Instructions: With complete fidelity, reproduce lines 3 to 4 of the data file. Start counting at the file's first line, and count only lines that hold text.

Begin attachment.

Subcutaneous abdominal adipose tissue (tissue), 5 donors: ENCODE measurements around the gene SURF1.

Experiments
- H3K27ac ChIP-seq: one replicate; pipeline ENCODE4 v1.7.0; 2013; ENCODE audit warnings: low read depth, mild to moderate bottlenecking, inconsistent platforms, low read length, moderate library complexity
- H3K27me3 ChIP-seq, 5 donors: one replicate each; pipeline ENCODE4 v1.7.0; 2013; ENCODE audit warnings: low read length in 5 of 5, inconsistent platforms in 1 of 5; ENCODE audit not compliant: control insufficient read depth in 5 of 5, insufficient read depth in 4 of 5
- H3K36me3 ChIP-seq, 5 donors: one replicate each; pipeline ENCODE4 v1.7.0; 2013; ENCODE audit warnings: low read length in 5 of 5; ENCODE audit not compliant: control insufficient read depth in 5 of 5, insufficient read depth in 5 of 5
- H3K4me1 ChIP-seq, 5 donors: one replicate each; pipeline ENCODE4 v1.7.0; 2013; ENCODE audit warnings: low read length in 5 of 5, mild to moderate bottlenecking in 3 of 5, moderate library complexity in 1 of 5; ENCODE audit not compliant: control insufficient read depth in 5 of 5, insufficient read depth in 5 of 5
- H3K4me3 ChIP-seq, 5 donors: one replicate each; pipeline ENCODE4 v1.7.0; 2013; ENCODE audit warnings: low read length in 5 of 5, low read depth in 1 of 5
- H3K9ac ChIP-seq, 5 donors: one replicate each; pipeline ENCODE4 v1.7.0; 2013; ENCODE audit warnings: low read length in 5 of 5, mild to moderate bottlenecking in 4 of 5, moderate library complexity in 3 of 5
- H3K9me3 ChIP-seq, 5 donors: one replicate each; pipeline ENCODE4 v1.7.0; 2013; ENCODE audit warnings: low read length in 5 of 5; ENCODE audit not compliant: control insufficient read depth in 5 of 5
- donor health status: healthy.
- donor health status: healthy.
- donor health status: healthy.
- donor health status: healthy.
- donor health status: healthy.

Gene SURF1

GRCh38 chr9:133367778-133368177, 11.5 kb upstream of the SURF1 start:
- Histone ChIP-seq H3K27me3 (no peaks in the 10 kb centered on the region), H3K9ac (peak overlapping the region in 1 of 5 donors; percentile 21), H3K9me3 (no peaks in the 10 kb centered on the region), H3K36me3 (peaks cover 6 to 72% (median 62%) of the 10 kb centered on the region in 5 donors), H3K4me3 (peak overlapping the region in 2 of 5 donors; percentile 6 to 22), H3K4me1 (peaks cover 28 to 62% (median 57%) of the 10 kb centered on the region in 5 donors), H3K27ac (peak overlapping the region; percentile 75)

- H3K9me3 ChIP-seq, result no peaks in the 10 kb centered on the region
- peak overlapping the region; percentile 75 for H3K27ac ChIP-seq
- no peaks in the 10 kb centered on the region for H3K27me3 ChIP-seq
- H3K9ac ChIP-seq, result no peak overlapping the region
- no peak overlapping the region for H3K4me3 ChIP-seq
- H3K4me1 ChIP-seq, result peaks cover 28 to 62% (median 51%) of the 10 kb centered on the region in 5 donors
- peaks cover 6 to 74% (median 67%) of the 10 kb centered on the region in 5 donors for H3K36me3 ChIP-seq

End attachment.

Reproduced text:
- H3K27ac ChIP-seq: one replicate; pipeline ENCODE4 v1.7.0; 2013; ENCODE audit warnings: low read depth, mild to moderate bottlenecking, inconsistent platforms, low read length, moderate library complexity
- H3K27me3 ChIP-seq, 5 donors: one replicate each; pipeline ENCODE4 v1.7.0; 2013; ENCODE audit warnings: low read length in 5 of 5, inconsistent platforms in 1 of 5; ENCODE audit not compliant: control insufficient read depth in 5 of 5, insufficient read depth in 4 of 5